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Quirky curious

From some of the quirkiest minds inside the Little Scientists team come some personal insights into experiencing and exploring STEM in the world around you. With this collection of curious facts and observations, we aim to inspire you to find STEM in the everyday.

Technology, blessing or curse?

Posted on May 13th, 2020 in the category(s) Quirky curious, STEM gems

Kids playing with book and stuffed animal

The other day, we had a power outage for 12 hours. No big deal, right? Technology really does make life so much easier! On the flip side, the convenience of our modern lives comes at a cost.

The chemistry of baking

Posted on May 4th, 2020 in the category(s) Quirky curious, STEM gems

Scones with jam, cream and coffee

There is a lot of STEM in cooking. In this activity, we are focussing on the chemistry of cooking by analysing the raising agents and how they work. It links very well to the red cabbage chemistry activity but can also be a stand-alone activity.

Egg challenge

Posted on April 8th, 2020 in the category(s) Quirky curious, STEM gems

Table laid out with eggs an devices used to help them float to the ground

To this day, the egg challenge is one of my favourite engineering experiences. I love observing children, and adults alike, the moment the egg hits the ground. Did it survive?…

You and I

Posted on March 11th, 2020 in the category(s) Quirky curious, STEM gems

It might be surprising that self-awareness and awareness of others can be learned in a STEM context. When we look at STEM as a tool to explore and make sense of the world, it becomes clear that every aspect of life is linked to a STEM subject. In a recent Human Body workshop, we discussed children’s fascination with…

Water bottle wind spirals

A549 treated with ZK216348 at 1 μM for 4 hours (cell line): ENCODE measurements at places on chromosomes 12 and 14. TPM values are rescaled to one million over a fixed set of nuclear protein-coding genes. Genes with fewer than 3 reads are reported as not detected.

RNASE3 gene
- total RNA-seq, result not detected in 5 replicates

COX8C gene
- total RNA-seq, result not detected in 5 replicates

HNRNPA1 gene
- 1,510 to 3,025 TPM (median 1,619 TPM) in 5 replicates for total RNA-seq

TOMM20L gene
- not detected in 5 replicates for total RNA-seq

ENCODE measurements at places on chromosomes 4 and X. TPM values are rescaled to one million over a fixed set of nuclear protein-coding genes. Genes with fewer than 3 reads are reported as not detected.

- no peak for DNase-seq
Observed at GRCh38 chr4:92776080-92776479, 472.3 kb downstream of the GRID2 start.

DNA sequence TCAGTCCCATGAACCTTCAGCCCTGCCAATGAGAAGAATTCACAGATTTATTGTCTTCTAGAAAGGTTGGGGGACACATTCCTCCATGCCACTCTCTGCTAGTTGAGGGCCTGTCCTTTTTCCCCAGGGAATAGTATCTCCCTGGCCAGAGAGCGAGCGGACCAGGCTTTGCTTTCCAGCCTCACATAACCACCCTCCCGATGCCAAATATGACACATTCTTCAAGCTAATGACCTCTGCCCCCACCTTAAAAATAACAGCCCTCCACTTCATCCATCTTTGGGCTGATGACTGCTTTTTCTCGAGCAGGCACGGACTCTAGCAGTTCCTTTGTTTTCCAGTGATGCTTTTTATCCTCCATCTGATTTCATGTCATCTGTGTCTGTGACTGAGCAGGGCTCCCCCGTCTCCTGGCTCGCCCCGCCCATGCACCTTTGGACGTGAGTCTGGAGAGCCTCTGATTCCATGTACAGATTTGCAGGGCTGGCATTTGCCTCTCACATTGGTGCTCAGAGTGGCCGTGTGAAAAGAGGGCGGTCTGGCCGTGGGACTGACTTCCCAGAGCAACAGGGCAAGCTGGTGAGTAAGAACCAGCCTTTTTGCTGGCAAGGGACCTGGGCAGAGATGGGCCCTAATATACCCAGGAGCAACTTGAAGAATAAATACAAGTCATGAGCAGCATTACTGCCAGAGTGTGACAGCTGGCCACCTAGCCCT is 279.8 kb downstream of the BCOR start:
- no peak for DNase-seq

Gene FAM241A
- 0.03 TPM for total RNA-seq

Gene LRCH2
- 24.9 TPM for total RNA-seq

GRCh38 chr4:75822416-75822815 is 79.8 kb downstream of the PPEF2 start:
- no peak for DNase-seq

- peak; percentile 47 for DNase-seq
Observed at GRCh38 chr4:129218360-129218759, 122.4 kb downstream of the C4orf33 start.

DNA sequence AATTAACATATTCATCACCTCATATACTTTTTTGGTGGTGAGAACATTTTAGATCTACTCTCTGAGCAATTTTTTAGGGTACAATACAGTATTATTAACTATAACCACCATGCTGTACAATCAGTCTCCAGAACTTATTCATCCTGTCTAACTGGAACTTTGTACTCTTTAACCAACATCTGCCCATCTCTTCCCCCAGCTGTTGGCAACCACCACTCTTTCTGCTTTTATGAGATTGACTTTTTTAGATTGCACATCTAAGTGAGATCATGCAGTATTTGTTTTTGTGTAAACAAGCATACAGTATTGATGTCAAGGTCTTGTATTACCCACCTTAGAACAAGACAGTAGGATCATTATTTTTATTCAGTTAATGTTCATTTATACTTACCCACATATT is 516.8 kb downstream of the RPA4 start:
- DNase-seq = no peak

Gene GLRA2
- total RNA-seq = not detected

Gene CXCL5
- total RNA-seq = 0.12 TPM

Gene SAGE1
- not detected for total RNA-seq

Posted on February 14th, 2020 in the category(s) Quirky curious, STEM gems

Grassy hill with colourful decorations

I loved the simplicity and the sound the spirals made in the wind. View detailed instructions on how to make wind spirals from recycled bottles.

Describing observations:
What’s brown and sticky?

Posted on December 9th, 2019 in the category(s) Quirky curious

Grey clouds in blue sky

Describing things is a good way to increase vocabulary and improve observational skills. Sometimes it’s hard to get those conversations going though. Ask a five-year-old what she sees and the reaction may be disbelief. Are you having me on? Is this a trick question? You do have eyes, don’t you? Or even…

Hedgehogs and Autumn leaves:
Australian seasons

Posted on November 25th, 2019 in the category(s) Quirky curious

Snowman made from sand on beach

Collecting Autumn leaves to create a hedgehog picture? Creating snowman craft around Christmas time? Many places in Australia don’t have seasons that fit neatly into European concepts of Winter. Collecting Autumn leaves is a little difficult if you don’t have many imported feral trees in your area. and Spring flowers may have been flowering all ‘Winter’…

Magnetism: What will you attract?

Posted on November 11th, 2019 in the category(s) Quirky curious

magnet with nuts , bolts and washers stuck to it

You know we love talking about magnets. But it’s quite the polarising topic…
If you are attracted by magnets, we encourage you to dive right in and explore what they can do with the children while introducing some new STEM vocabulary…

Exploring nature with children: Wayfinding sticks

Posted on October 28th, 2019 in the category(s) Quirky curious

Children holding DIY Wayfinder sticks

Are you looking for new ways to experience nature with children? It is amazing what you can find along the way and how you can train your observation and orientation skills by creating wayfinding sticks…

Science: Stating the obvious

Posted on October 3rd, 2019 in the category(s) Quirky curious

Red apple on tree

Discussion of the why is often the step that people skip, rushing on to the next experiment, looking for the next big explosion, what happens when, … but not getting to or staying with the ‘why does it happen?’ That’s the crucial bit. It crops up time and time again in some of the world’s greatest discoveries. So Isaac Newton is one of the world’s greatest scientists, not because he carried out great experiments but because, when observing a phenomenon in everyday life, he asked why…

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